[cdt-l] Black pot = increased heat
kborski at yahoo.com
Wed Dec 27 17:14:48 CST 2006
Thermal energy is transferred by three methods,
convection, conduction and radiation. Heating a pot
of water with a flame is by conduction, not by
radiation. Am I right?
It is confusing. I know all objects give off
radiation and absorb radiation depending on their
temperature and composition.
I'm no physicist, but I think that, theoretically, a
black pot should both emit and absorb thermal energy
at a faster rate than a lighter colored pot. I.e., it
should cool off and heat up faster.
This from Wickipedia:
"Shiny materials typically reflect heat, just as they
reflect visible light; dark materials typically absorb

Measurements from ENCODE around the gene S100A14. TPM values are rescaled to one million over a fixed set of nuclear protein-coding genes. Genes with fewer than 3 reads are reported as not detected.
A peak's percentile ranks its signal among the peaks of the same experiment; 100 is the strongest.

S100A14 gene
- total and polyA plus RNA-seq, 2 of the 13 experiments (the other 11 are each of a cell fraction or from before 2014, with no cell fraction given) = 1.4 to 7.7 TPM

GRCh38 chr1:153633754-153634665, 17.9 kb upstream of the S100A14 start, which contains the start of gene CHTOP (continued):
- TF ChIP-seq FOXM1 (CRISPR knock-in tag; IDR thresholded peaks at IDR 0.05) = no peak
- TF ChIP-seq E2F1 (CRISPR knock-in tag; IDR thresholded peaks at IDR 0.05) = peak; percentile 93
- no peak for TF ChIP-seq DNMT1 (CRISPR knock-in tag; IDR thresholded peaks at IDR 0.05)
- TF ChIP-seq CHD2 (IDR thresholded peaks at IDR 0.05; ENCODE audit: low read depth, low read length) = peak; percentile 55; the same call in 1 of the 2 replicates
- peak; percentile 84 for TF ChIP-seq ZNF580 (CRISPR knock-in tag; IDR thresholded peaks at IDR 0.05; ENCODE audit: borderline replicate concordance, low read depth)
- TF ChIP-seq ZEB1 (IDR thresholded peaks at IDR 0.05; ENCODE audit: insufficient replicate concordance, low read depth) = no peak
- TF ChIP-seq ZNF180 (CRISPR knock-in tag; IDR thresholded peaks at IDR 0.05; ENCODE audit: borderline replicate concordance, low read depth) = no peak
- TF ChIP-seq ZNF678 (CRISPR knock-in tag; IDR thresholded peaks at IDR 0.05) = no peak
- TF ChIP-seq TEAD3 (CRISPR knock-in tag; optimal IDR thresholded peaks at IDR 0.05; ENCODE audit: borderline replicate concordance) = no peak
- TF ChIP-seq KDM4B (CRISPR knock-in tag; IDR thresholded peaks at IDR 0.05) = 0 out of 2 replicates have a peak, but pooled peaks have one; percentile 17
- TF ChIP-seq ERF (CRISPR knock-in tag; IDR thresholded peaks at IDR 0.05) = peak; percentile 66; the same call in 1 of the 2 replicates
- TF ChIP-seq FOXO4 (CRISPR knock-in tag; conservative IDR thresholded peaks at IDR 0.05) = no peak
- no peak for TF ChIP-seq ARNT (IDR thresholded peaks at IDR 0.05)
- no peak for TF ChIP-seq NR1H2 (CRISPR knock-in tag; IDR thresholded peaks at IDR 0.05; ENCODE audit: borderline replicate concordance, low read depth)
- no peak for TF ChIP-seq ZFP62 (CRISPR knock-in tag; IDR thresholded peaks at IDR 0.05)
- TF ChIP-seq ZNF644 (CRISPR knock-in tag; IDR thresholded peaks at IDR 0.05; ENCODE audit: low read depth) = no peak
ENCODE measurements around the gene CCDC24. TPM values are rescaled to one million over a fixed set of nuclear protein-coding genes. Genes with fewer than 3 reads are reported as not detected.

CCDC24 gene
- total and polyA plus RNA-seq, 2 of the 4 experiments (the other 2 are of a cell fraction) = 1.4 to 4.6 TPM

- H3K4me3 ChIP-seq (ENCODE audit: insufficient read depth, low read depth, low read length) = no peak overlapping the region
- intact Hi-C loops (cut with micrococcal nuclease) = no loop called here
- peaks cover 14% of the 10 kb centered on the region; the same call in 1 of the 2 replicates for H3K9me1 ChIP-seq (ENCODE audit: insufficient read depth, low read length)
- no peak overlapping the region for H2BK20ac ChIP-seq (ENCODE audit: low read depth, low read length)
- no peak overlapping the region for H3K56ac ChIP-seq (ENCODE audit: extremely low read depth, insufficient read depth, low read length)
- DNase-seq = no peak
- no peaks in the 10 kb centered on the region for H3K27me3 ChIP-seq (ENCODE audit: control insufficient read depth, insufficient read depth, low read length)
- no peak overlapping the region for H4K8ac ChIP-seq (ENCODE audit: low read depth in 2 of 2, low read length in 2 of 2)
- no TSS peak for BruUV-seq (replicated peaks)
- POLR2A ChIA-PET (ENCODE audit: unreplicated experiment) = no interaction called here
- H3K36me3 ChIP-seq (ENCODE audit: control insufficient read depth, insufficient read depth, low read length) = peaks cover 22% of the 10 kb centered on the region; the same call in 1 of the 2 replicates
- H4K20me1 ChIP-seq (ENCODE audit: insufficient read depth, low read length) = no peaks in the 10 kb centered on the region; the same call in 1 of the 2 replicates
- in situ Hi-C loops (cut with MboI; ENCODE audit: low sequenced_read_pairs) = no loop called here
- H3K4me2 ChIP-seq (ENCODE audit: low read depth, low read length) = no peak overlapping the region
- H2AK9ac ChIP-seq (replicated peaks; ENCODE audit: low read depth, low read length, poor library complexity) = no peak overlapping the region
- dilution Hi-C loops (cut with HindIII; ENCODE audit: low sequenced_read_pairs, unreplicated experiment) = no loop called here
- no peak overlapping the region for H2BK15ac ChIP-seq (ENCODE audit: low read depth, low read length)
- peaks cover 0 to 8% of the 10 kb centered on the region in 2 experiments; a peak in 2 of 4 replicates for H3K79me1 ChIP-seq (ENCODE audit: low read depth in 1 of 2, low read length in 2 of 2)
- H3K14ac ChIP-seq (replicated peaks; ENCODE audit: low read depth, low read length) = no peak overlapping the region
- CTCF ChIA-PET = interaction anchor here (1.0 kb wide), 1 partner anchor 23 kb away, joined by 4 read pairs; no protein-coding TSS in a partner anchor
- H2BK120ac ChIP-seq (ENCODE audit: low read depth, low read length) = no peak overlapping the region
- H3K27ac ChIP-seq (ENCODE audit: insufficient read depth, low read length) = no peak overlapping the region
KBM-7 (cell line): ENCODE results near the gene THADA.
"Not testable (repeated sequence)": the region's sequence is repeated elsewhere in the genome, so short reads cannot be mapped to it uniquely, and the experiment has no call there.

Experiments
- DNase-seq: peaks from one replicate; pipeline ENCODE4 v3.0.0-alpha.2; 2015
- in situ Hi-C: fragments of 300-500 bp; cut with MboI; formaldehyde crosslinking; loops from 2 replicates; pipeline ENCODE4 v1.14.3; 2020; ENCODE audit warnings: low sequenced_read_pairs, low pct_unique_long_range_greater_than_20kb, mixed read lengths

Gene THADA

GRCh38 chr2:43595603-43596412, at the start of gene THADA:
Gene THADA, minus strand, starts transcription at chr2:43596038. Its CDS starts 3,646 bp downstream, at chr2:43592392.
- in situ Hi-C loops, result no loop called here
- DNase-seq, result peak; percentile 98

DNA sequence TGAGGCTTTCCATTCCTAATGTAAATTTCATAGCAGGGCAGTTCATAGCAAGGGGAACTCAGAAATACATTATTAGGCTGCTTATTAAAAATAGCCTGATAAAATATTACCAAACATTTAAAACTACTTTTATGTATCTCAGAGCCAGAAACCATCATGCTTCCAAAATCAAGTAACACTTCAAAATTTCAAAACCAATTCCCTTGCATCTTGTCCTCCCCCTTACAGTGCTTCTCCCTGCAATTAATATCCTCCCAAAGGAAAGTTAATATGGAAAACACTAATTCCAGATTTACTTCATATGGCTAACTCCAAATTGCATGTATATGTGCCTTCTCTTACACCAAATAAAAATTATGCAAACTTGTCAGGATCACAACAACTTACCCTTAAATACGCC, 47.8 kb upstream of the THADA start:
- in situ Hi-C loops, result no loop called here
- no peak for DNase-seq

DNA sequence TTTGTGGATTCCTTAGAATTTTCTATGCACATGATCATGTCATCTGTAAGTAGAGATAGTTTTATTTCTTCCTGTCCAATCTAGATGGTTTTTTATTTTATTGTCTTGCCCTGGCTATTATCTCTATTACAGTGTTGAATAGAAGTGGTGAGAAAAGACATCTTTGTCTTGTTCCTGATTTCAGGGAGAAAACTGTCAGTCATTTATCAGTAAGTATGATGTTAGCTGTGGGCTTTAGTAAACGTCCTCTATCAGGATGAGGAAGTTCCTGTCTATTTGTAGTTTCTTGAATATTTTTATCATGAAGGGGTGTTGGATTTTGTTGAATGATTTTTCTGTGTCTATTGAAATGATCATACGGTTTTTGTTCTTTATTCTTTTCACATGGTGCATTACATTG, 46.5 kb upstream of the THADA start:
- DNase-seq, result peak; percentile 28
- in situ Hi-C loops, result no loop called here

heat, just as they absorb visible light. In actuality,
light is another a form of electromagnetic radiation
with a shorter wavelength (and therefore a higher
frequency) than heat radiation. The difference between
visible light and radiant heat is small: they are
simply different "colors" of electromagnetic
I don't have any idea why Mark's test did not work
out, except that perhaps this effect is negligible on
a small pot of water. Very interesting.
> Mark Dixon <mkdixon1 at excite.com> wrote:
> I've always wondered why a blackened pot would
> increase heat transfer when cooking. Nocona said it
> in the last post. Since a stove emits long-wave
> radiation, the color of the pot should have no
> effect. If you were somehow able to cook with direct
> sunlight, shortwave radiation, a black pot would
> matter. Is the black stuff acting as an insulating
> layer? Any physicists out there to explain?
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